Berliner Tageblatt - China to send fresh crew to Tiangong space station

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China to send fresh crew to Tiangong space station
China to send fresh crew to Tiangong space station / Photo: © AFP

China to send fresh crew to Tiangong space station

China will send a fresh crew to its Tiangong space station on Thursday evening, Beijing's Manned Space Agency announced, the latest mission in a programme that aims to send astronauts to the Moon by 2030.

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The Shenzhou-18 mission -- crewed by three astronauts -- is scheduled to take off at 8:59 pm Thursday (1259 GMT) from the Jiuquan Satellite Launch Center in northwest China, Beijing announced Wednesday.

It will be led by Ye Guangfu, a fighter pilot and astronaut who was previously part of the Shenzhou-13 crew in 2021.

He will be joined by astronauts Li Cong and Li Guangsu, who are heading into space for the first time.

The latest batch of Tiangong astronauts will stay in orbit for six months, carrying out experiments in gravity and physics, as well as in life sciences.

They will also carry out a "project on high-resolution global greenhouse gas detection", Deputy Director General of the CMSA Lin Xiqiang said, according to state news agency Xinhua.

"All pre-launch preparations are on schedule," he said.

"They will work with other active astronauts to carry out the follow-up space station missions and to realise the country's manned lunar landing."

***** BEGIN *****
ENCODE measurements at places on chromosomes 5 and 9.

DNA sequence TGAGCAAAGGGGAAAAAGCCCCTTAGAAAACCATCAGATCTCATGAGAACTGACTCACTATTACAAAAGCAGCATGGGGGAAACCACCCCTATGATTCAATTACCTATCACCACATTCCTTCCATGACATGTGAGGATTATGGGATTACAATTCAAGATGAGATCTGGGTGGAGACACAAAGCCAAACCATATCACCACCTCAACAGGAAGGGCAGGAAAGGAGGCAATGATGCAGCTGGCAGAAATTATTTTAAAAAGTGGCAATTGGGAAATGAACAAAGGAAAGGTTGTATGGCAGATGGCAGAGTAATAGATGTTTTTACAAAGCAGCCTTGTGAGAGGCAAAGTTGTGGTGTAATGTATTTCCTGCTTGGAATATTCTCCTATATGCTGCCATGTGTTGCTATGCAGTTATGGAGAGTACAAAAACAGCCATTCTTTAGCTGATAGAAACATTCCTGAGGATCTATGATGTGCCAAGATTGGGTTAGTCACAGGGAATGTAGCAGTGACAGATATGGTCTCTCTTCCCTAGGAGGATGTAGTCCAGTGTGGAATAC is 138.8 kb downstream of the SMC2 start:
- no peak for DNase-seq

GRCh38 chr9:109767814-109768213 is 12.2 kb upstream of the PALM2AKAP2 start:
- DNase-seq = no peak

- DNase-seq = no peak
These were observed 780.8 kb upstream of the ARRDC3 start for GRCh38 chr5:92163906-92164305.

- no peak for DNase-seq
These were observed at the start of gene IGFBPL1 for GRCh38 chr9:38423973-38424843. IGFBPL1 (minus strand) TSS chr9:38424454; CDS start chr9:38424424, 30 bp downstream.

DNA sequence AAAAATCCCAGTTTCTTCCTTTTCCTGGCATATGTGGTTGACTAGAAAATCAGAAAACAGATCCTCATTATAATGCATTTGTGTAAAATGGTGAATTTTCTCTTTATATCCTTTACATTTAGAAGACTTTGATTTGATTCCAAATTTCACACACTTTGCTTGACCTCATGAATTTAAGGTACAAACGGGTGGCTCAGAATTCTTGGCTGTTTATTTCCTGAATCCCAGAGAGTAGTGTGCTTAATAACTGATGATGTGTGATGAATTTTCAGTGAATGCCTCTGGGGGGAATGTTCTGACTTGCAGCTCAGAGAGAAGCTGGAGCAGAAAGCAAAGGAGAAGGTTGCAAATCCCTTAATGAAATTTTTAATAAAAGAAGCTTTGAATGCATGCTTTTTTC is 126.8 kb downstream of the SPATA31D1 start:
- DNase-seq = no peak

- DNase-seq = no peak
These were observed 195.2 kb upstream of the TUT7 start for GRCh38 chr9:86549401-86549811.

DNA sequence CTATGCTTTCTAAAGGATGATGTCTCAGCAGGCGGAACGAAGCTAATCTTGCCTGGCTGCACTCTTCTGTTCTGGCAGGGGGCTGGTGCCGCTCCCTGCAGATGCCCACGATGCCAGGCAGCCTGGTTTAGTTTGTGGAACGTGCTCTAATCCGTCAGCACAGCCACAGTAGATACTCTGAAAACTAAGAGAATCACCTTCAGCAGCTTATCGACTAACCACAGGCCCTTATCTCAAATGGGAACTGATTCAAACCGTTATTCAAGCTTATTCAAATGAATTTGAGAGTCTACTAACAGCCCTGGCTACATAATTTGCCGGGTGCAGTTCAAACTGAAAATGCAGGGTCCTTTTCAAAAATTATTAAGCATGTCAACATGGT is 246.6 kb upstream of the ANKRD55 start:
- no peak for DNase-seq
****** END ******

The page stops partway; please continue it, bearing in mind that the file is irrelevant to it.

The Tiangong, which means "heavenly palace", is the crown jewel of a space programme that has landed robotic rovers on Mars and the Moon, and made China the third country to independently put humans in orbit.

It is constantly crewed by rotating teams of three astronauts, with construction completed in 2022.

The Tiangong is expected to remain in low Earth orbit at between 400 and 450 kilometres (250 and 280 miles) above the planet for at least 10 years.

The new crew will replace the Shenzhou-17 team, who were sent to the station in October.

- Moon by 2030? -

Plans for China's "space dream" have been put into overdrive under President Xi Jinping.

The world's second-largest economy has pumped billions of dollars into its military-run space programme in an effort to catch up with the United States and Russia.

Beijing also aims to send a crewed mission to the Moon by 2030, and plans to build a base on the lunar surface.

China has been effectively excluded from the International Space Station since 2011, when the United States banned NASA from engaging with the country -- pushing Beijing to develop its own orbital outpost.

China's space agency said on Wednesday it had secured new international partners for its planned lunar base, known as the International Lunar Research Station, which Beijing has said will be completed by 2030.

The partners include Nicaragua, the Asia-Pacific Space Cooperation Organization and the Arab Union for Astronomy and Space Sciences, Xinhua said.